Florida residents with family members living in nursing homes or other assisted-care facilities want to know that their loved ones are properly cared for. It is stressful enough making the decision to put an elderly loved one in a nursing home; you shouldn’t have the added stress of worrying about their well-being.
Why would nursing facilities over-medicate patients?
Long before laws and regulations were in place to make sure nursing home abuse did not occur, over-medicating residents was one way that staff could keep tight control over patients. Elderly patients with dementia or Alzheimer’s disease can sometimes become combative, and anti-psychotics or sedatives in small doses can be helpful in calming these patients.
There are benefits for both staff and patients when these medicines are medically necessary. However, some facilities have used these potent medications to keep patients calm and sleepy for most of the day. This resulted in less attention required from staff, and the facility ran more efficiently but caused decline in those patients’ health in some cases.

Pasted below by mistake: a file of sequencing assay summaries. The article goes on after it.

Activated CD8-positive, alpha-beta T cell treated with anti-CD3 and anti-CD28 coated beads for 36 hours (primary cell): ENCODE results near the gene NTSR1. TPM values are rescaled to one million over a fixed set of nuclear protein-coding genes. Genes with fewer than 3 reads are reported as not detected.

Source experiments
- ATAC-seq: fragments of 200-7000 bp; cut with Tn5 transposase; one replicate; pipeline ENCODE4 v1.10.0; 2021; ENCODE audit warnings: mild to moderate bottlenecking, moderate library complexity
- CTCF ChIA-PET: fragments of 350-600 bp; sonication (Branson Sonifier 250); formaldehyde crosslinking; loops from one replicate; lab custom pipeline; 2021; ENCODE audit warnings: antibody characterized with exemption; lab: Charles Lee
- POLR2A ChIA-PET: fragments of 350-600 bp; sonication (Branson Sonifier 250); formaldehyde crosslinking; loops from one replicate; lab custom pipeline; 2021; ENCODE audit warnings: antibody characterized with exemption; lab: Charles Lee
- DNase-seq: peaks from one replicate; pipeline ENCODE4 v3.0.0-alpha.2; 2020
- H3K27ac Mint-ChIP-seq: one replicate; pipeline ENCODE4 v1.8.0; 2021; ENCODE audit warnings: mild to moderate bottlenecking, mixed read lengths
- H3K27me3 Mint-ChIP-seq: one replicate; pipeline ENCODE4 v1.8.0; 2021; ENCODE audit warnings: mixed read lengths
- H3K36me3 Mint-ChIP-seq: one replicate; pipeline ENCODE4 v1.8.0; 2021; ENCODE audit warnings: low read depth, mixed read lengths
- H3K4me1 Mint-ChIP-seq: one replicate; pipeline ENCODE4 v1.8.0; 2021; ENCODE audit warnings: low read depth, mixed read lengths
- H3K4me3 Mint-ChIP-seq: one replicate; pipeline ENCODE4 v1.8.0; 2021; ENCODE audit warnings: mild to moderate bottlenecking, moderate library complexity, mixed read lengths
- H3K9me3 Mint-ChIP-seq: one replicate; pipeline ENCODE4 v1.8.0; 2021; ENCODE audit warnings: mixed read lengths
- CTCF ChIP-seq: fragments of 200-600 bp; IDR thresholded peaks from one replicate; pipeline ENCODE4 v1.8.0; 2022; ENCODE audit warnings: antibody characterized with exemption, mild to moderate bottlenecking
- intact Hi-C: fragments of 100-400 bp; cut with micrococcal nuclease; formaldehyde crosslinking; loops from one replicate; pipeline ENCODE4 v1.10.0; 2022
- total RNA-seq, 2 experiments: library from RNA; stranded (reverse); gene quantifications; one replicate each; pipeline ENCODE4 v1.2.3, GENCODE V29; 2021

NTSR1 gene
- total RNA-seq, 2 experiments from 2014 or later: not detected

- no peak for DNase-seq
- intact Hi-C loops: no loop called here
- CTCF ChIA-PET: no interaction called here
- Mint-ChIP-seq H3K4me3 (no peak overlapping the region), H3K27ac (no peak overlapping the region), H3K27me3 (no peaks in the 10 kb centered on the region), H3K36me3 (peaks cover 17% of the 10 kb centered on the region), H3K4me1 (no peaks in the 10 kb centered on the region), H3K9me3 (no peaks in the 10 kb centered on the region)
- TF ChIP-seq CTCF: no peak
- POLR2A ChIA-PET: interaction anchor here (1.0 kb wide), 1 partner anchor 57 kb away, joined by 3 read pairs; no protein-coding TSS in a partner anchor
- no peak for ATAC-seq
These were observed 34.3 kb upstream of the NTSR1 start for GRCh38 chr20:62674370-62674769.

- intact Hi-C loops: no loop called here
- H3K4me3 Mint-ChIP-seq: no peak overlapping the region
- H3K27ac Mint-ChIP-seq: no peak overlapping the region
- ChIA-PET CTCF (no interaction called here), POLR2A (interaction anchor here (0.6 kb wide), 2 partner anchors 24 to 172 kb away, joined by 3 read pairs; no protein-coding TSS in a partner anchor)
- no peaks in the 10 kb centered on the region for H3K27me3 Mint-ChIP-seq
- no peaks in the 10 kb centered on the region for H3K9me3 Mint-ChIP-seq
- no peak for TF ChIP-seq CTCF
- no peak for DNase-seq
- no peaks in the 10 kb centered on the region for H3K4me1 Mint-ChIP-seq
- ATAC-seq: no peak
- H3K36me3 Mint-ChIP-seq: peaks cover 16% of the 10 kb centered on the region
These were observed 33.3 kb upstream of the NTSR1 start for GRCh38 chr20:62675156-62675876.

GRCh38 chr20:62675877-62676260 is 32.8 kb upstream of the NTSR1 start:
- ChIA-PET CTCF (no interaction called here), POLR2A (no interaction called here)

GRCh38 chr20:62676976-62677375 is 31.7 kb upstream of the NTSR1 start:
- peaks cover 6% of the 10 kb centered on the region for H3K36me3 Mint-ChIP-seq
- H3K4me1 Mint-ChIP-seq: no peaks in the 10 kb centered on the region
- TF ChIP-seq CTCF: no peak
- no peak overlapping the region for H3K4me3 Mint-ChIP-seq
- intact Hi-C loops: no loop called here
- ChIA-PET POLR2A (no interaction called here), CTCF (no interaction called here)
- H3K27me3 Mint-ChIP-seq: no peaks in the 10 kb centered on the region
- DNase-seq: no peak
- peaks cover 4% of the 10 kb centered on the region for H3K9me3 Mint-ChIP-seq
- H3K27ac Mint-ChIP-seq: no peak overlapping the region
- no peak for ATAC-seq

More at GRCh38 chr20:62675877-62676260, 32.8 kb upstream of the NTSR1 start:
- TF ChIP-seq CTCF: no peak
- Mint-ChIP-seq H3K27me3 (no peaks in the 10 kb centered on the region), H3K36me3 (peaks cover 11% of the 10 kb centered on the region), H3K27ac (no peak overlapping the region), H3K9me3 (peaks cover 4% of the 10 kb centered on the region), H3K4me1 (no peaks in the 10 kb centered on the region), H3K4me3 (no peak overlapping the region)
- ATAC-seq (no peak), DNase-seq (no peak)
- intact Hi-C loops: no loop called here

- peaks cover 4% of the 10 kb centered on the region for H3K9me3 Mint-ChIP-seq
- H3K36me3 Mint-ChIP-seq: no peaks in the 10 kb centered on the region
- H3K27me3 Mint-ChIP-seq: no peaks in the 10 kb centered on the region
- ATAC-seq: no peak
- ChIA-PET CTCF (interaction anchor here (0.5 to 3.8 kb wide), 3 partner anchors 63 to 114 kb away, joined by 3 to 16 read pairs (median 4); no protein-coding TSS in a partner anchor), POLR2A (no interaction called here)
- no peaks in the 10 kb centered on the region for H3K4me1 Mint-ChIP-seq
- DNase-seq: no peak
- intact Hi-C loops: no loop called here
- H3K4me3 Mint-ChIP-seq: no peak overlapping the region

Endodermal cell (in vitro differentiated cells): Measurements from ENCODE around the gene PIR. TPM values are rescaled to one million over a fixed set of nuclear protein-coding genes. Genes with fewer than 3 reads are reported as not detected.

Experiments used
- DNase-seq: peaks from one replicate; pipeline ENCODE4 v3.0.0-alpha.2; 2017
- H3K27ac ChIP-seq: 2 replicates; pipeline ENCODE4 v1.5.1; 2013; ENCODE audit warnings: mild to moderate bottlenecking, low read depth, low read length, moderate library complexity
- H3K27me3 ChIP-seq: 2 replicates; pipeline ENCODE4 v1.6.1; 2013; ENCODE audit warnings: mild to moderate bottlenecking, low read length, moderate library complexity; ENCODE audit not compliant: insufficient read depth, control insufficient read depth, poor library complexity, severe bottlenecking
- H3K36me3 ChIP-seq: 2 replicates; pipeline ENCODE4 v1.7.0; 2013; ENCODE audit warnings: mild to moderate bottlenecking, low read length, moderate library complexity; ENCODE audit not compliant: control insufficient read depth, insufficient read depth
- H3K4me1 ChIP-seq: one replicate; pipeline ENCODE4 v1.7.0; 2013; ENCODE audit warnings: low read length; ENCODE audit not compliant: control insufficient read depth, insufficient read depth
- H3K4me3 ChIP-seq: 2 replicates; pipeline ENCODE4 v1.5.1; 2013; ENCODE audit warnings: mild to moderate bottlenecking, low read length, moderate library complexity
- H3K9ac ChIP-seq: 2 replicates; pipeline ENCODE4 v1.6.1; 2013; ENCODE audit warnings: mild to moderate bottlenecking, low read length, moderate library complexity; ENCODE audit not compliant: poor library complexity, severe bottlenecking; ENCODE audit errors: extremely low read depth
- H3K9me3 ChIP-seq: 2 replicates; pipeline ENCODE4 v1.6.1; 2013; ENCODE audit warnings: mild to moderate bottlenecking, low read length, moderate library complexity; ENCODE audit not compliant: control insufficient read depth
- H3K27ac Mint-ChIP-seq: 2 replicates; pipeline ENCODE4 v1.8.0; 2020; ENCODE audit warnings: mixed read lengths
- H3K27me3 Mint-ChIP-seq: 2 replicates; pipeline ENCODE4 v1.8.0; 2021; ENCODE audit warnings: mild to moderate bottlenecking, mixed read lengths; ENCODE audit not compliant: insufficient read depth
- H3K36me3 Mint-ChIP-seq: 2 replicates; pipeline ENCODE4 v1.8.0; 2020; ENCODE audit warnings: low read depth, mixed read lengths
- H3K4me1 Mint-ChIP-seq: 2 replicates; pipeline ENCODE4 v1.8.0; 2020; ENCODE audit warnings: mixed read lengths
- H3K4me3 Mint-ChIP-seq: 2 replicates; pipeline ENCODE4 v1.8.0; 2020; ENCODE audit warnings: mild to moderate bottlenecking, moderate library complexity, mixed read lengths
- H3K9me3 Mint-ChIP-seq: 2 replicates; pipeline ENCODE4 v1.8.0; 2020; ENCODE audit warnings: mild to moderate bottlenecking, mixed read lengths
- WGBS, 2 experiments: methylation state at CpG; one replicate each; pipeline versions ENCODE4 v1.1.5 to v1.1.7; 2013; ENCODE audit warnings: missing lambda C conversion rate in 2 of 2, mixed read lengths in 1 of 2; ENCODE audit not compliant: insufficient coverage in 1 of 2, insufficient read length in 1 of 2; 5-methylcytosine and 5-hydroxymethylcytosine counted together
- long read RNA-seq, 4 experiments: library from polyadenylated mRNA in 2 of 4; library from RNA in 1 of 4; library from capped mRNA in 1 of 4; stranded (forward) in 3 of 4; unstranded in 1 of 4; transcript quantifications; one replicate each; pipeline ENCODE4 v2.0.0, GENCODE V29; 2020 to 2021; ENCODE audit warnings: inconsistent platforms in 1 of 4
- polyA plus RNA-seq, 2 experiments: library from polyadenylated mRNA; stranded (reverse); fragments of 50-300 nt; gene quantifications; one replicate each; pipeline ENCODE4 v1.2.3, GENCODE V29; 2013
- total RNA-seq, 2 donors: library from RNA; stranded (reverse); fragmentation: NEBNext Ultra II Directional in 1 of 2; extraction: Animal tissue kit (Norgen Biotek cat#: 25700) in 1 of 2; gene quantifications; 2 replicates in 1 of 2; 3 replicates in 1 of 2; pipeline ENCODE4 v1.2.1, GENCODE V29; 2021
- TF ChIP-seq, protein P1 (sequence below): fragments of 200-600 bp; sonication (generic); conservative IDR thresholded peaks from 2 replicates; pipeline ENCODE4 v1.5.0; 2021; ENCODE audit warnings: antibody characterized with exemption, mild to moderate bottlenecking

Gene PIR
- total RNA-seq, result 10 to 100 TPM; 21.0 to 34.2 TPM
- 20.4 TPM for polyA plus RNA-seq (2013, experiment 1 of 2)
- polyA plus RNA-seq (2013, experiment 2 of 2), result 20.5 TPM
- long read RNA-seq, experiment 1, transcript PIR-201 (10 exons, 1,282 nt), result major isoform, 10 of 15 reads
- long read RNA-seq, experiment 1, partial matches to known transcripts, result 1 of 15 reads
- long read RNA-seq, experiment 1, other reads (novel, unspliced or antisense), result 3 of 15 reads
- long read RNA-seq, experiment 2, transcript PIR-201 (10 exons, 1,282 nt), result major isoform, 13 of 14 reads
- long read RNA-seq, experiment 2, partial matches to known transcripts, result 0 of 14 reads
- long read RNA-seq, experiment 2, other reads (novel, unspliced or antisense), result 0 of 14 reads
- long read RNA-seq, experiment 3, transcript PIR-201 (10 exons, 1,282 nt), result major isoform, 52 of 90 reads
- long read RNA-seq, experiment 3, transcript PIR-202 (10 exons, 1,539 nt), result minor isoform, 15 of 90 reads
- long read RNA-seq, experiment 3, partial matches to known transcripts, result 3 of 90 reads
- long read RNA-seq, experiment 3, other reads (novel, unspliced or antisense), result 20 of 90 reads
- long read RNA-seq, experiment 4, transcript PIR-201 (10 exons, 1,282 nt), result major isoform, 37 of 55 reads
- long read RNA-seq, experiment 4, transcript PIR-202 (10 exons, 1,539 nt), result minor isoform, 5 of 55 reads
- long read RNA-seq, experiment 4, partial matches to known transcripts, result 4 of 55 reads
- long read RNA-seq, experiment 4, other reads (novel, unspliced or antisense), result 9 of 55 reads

Why over-medicating is considered nursing home abuse
The drugs used to control patients can be harmful in large doses. This can result in permanent injury or even death to the patient. When a patient is medicated with drugs they do not need, they are susceptible to unnecessary side effects and risk.
Most families would prefer that their loved ones were treated without drugging them to the point of sleeping most of their days away. Additionally, over-medicating can be used as a bandage, temporarily covering up the true issues that are causing the patient’s agitation. If a non-verbal patient is in pain, has soiled clothing or is hungry or thirsty, it is important for staff to address these issues. Neglecting the basic needs of patients can be considered nursing home abuse.
Preventing nursing home abuse
Keeping in contact with your elderly loved one and the nursing home facility is a good way to make sure they are receiving the care they need. Always consult with staff whenever you suspect or are told that medication or dosage is being changed. This way, you can consult other doctors over the necessity of increased medication.